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A great boss makes all the difference in the world. Hopefully, a great manager has elevated your work to the next level. Of course, not everyone is so lucky. As a manager, it’s important to remember your influence in the workplace. Are you making everyone better? Or hurting them without realizing? Here are eight cartoons that contrast strong and weak managers.


strong and weak managers (7)1. Strong managers focus on progress; weak managers focus on process

You need some process to keep employees in check. But when you have too much, you kill creativity. This is what ultimately drives the success of any organization. Don’t destroy it. Don’t be afraid to adjust or remove processes to help your team push the envelope. Encouraging progress, not process, is essential for your company’s long term growth.


strong and weak managers (8)2. Strong managers always do the right thing; weak managers only do things right

The business world can sometimes feel like a giant game of ‘King of the Hill’. You know, the children’s game where one kid stands on top of a hill, and everyone tries to knock them off? Strong managers understand that this isn’t how to lead. If you really want to get your company to the top, you need to lift and help others in their career journey. When everyone gets to the top of the hill together, you’ll be able to stay there longer.


strong and weak managers (5)3. Strong managers compete with themselves; weak managers compete with others

The  best managers, understand that they are their own competition. You shouldn’t worry about your colleagues’ career trajectories. Comparing yourself to others will only make you bitter. Looking inward, however, will help you find ways to improve each day. Fostering this mindset among your employees helps everyone.


strong and weak managers (1)4. Strong managers work for a cause; weak managers work for applaus

Employees can tell when you’re only in it for the money. This is especially true of my generation. We value making a positive impact more than just getting a big paycheck. Are you leading by example? CEOs like Jon Read of medical tech startup Keet Health says it best: “We make decisions based around one question, ‘What is best for the patient?’ Our employees find value in their work because they know it’s meaningful – their projects are prioritized based on impact and meaning, not just our bottom line.” He’s not alone. Many other leaders from Zappos’ Tony Hsieh to Chobani’s Hamdi Ulukaya also infuse a ‘cause based’ culture throughout their corporations.


strong and weak managers (6)5. Strong managers are ‘yes and’ thinkers; weak managers are ‘no but’ thinkers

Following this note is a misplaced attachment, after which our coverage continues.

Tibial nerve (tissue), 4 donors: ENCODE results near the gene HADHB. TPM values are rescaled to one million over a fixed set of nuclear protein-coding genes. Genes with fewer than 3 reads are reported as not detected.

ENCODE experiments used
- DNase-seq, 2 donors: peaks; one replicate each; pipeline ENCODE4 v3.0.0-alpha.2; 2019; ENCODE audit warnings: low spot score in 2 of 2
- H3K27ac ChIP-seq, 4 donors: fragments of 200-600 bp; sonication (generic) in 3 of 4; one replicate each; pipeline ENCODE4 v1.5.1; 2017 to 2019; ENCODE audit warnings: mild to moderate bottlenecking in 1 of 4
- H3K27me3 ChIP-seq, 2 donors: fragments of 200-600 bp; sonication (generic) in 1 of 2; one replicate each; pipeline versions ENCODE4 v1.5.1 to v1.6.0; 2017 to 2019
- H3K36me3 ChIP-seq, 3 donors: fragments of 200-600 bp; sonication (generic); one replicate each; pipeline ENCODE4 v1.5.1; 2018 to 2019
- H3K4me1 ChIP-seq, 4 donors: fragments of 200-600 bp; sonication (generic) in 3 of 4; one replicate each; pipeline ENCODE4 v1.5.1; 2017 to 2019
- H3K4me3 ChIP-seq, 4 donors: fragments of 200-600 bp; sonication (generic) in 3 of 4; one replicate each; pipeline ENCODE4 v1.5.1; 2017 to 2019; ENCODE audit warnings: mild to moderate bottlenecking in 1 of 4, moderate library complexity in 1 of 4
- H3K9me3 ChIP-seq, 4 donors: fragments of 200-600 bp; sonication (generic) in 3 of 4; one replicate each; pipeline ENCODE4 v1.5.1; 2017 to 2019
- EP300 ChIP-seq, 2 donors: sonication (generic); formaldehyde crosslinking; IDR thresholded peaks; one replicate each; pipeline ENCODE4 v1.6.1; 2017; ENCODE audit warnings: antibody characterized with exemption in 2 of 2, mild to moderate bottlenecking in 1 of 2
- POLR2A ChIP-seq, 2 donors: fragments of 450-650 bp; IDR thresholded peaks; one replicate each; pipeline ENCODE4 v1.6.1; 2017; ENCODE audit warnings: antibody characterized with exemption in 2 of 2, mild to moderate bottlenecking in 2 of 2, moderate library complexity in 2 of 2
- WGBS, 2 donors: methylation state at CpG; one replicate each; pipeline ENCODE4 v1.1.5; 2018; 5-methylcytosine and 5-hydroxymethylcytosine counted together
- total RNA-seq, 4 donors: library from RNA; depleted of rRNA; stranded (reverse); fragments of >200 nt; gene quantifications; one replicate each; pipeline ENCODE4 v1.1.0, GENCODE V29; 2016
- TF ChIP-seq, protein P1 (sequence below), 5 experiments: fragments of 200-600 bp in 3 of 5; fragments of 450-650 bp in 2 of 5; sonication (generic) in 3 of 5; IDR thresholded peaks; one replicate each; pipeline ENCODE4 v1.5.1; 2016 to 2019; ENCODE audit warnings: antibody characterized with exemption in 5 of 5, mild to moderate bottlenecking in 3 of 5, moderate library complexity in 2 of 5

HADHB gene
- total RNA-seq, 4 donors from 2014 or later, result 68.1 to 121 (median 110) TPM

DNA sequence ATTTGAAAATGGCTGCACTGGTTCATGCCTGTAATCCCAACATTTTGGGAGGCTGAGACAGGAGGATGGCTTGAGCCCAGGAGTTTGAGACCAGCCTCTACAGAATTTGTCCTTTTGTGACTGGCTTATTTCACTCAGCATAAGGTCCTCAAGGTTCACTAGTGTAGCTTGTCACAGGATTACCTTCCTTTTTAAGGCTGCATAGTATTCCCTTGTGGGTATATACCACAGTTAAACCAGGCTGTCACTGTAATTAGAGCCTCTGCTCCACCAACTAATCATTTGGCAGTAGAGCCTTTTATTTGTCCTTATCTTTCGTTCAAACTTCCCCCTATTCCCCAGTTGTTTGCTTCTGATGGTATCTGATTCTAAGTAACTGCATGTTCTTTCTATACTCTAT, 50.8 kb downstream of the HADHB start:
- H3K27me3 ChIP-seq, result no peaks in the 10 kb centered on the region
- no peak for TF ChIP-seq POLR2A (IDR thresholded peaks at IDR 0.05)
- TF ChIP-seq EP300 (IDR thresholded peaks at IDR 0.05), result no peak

Strong leaders understand that innovation doesn’t come from thinking inside the box. The best comedy shows were based on the ‘Yes And’ principle. Someone would say something ridiculous, and the other actors would embrace and build on the idea. Now imagine what would happen if the same show took a ‘No But’ approach that instantly shot down these new ideas. That show would get very boring, very fast. Strong managers understand that this principle applies to their work, too. They need to embrace people as they are and build them up to foster passion and creativity. Finding ways to say ‘yes’ is where innovation starts.


strong and weak managers (4)6. Strong managers respect your time; weak managers waste it

Nobody wants to spend all day stuck in a meeting where nothing gets accomplished. Yet far too many of us do exactly that! Smart managers realize that it’s one thing to keep employees in the loop. It’s another to waste their time with unnecessary meetings. The best managers respect their employees’ time by limiting meetings. If you can communicate something in an email, send an email. Don’t call in the entire staff for a meeting only a few people need to attend. Allowing team members to use their time effectively helps everyone become more productive.


strong and weak managers (2)7. Strong managers encourage vacations; weak managers make you avoid them

There’s nothing like kicking back to enjoy a relaxing vacation. Sadly, most employees don’t use all of their paid vacation days. So what’s behind this ‘all work and no play’ mentality? For many, it comes from a fear that they’ll get behind or that they’ll even lose their job because they took a vacation. This doesn’t help the workplace. Overworked employees become stressed and burn out, and their productivity falls. As a manager, you have a direct influence on whether your employees use their vacation days. Encourage them to take that much-needed break so they can come back energized and refreshed.


strong and weak managers (3)8. Strong managers embrace mistakes as learning opportunities; weak managers scold you for them

Mistakes and setbacks are a big part of the learning process. When she was 23, Oprah was fired from her job as a reporter. At 24, Stephen King lived in a trailer with his family while scraping by as a janitor. They used these situations as opportunities to learn and grow. The same should apply in the business world. There’s always a reason to embrace mistakes as learning opportunities. Are you looking for the positive, or are you too busy scolding your employees? Remember, both positive and negative attitudes are contagious. The way you react when things go wrong will affect your team’s morale and future performance.
Becoming a strong manager won’t just help you improve your company’s results. It will also help you lift those around you so everyone can reach their goals together. As you go the extra mile to create a positive workplace environment, you’ll achieve more than ever before.

Forbes